The post-test probability is a highly useful Bayesian equation that allows for the calculation of the probability that a condition is present when the test is positive, conditioned by the pretest prevalence of the condition of interest. This equation is given in box to the right:

The equation results in a positive predictive value for a given pre-event or pretest prevalence. In a circumstance in which the pretest prevalence is considered “indifferent” the prevalence and (1-prevalence) values cancel out, and the calculation is a simplified to a positive predictive value.

Examples of Investigative Questions Addressed by Forensic Epidemiologists

  • What is likelihood that the asbestos exposure that Mr X experienced during his employment at company Z caused his lung cancer?
  • How likely is it that the DNA found on the forensic scene belongs to Mr X? What is the chance that you are wrong? Could you in your probability calculation take into account the other evidence that points towards the identification of Mr X?
  • Could you estimate the probability that the leg amputation of Mrs Y could have been prevented if the delay in diagnosis would not have occurred?
  • How likely is it that the heart failure of Mrs Y was indeed caused by the side effect of this drug?
  • What is the chance that the death that followed the administration of the opiate by 20 minutes was due to the drug and not to other (unknown) factors?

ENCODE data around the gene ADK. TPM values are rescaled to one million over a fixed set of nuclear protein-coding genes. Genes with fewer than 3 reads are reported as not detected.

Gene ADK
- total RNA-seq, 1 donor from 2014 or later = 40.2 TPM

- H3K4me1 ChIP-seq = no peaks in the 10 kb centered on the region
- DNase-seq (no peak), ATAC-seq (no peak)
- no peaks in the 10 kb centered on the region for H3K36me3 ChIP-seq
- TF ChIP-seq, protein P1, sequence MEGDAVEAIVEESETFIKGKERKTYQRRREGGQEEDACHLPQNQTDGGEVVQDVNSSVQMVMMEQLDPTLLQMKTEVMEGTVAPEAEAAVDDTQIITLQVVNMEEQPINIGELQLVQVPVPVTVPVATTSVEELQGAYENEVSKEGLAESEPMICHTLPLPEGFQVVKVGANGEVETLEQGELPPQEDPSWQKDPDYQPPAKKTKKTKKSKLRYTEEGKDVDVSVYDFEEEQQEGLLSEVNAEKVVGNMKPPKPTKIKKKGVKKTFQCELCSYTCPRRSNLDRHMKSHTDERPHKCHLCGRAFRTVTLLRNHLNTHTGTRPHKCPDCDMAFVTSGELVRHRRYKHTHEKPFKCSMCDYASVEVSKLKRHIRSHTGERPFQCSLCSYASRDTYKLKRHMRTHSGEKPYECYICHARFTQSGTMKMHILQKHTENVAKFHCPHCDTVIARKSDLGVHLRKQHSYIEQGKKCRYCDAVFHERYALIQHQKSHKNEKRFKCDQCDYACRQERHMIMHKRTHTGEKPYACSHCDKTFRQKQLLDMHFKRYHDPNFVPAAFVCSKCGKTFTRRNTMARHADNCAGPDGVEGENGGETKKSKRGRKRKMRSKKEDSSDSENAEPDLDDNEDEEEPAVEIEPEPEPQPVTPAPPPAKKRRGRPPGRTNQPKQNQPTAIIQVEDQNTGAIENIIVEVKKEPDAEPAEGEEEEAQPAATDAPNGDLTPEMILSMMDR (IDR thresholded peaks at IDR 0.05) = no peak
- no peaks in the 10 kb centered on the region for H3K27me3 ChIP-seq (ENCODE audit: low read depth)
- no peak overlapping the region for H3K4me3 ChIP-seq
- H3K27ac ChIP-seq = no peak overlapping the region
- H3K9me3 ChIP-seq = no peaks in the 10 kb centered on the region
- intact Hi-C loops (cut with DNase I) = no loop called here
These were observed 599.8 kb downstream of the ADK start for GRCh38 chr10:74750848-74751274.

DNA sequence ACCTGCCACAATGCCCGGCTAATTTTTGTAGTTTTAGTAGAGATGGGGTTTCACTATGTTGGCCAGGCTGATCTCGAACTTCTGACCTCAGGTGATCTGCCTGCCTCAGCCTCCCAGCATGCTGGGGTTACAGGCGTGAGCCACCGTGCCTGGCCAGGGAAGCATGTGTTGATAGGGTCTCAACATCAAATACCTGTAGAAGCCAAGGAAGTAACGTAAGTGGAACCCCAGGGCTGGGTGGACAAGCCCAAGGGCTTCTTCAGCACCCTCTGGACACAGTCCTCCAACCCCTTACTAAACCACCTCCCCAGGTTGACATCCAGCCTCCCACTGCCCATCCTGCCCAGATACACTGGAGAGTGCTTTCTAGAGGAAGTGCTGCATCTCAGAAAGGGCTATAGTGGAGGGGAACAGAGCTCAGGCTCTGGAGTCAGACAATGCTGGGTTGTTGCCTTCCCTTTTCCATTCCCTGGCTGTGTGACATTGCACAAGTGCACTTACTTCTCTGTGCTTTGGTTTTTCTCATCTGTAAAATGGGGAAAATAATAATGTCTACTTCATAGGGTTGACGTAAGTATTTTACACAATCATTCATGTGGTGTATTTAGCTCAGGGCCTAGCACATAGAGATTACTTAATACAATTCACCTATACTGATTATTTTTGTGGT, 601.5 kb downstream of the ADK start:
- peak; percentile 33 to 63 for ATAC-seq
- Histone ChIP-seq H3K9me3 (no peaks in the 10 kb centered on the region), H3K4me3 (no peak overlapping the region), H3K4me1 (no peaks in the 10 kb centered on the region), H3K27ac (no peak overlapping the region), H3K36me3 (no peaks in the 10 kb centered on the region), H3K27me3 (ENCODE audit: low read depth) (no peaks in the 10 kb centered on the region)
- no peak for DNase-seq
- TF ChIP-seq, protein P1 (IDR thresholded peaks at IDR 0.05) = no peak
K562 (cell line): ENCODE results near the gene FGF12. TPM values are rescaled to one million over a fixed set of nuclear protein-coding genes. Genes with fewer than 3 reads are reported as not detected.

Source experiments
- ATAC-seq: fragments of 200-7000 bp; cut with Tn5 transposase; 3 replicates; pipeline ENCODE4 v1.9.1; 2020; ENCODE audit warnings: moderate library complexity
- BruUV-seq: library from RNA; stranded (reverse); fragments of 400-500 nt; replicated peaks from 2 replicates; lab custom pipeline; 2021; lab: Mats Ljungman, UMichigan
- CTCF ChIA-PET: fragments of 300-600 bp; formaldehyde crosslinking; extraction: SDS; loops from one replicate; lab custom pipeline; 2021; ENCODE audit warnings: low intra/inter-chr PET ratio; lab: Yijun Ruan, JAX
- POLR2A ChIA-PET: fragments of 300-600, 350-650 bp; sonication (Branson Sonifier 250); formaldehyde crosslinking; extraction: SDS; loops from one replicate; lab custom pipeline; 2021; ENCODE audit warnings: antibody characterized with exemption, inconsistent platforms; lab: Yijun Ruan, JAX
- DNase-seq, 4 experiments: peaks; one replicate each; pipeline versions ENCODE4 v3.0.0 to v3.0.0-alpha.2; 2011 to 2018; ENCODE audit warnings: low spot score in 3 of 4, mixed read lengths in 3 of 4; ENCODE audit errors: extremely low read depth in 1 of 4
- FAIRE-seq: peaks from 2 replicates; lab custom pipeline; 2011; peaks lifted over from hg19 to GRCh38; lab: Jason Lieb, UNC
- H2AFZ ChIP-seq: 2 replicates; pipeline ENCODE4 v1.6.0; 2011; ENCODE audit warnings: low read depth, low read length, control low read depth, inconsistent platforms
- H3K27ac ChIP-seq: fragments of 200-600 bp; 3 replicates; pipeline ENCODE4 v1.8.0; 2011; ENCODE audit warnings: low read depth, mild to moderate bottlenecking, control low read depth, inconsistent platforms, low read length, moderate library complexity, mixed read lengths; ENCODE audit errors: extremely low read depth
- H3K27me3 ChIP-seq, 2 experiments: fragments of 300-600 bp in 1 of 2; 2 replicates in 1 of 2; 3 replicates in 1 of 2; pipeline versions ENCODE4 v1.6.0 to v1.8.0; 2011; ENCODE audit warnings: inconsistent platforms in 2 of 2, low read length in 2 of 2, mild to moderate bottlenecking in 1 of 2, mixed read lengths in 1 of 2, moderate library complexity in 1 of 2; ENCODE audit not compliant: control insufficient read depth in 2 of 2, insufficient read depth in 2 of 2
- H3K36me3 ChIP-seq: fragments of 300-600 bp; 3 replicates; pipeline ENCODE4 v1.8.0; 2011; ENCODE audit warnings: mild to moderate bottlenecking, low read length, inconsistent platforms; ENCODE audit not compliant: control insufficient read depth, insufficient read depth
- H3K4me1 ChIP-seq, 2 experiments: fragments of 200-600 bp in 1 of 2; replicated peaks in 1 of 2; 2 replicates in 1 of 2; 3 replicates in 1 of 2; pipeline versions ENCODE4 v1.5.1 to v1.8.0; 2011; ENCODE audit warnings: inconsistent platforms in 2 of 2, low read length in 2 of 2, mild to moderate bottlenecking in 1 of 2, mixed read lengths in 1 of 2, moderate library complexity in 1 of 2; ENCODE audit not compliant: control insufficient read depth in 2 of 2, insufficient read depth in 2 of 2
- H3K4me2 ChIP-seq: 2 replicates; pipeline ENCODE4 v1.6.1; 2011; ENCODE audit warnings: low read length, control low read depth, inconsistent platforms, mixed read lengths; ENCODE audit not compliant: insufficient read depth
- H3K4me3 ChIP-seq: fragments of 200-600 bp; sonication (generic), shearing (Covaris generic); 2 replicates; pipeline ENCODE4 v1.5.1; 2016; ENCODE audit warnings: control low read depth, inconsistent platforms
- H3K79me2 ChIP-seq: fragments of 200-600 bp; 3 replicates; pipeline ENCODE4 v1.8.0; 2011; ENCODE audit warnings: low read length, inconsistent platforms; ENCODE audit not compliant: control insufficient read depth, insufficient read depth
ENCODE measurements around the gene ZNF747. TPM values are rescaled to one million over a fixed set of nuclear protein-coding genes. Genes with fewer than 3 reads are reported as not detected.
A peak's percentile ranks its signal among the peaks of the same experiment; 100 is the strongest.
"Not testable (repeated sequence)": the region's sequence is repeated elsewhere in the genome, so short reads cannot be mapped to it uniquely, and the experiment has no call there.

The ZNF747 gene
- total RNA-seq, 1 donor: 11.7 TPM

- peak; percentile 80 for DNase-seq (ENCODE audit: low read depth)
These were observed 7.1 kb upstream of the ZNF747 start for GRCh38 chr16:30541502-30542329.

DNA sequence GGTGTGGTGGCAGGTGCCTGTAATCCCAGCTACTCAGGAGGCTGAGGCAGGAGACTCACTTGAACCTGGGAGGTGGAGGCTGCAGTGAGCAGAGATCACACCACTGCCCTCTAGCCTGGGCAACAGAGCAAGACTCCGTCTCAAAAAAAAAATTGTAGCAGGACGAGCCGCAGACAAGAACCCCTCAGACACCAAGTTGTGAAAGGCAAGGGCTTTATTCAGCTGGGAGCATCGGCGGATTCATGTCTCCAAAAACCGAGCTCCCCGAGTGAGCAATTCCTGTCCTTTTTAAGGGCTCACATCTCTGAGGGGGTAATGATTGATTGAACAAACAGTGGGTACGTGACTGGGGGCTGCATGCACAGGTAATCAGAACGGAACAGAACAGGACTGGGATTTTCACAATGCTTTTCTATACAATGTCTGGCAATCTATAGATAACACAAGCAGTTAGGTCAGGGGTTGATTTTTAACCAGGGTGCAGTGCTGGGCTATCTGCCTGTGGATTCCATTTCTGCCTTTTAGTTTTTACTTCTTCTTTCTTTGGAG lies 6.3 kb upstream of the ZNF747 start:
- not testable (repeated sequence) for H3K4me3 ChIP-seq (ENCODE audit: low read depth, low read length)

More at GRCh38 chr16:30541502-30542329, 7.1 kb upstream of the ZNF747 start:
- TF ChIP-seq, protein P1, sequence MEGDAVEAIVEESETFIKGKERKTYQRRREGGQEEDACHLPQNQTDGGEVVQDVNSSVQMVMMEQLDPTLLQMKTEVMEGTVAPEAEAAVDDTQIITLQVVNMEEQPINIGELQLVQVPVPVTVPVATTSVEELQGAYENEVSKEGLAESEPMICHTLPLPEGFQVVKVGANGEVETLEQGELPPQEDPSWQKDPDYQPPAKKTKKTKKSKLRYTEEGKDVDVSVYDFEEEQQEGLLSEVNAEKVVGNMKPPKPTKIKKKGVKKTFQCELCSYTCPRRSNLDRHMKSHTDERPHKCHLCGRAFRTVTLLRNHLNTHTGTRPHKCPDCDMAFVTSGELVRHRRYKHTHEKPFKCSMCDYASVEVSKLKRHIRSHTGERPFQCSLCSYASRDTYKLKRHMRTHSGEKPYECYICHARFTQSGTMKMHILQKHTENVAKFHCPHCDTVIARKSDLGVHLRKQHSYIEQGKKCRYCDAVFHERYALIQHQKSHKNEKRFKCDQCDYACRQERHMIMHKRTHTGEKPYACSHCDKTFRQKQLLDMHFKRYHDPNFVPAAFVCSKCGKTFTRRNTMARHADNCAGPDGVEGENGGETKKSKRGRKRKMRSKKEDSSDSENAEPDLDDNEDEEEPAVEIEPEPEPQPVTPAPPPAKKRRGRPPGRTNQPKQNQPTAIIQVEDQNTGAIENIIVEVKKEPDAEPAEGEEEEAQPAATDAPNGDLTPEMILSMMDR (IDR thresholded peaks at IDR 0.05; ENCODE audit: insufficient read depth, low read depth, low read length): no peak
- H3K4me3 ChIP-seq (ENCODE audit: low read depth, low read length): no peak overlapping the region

• What is the chance that Mr. X would have needed neck surgery when he did if he had not been in a minor traffic crash the prior month?
  • How likely is it that the bladder cancer of Mrs Y was caused by passive smoking during her imprisonment given the fact that she was an ex-smoker herself?
  • Which liability percentage is reasonable in the given circumstance?
  • What would be the life expectancy of Mr X at the time of his death if the wrongful death not occurred?
  • How long is Mr X expected to survive, given his brain/ spinal cord injury, on a more probable than not basis?
  • Given the medical and non-medical evidence at hand regarding the circumstances of this traffic crash, what is the probability that Mrs Y was the driver?
  • Given the medical and non-medical evidence at hand regarding the circumstances of this car accident, what is the probability that Mr X was wearing a seat belt?
  • What is the probability that Mrs Y’s need for surgery resulted from the crash, vs. that it would have occurred at the same time if the crash had not happened?

References

Citations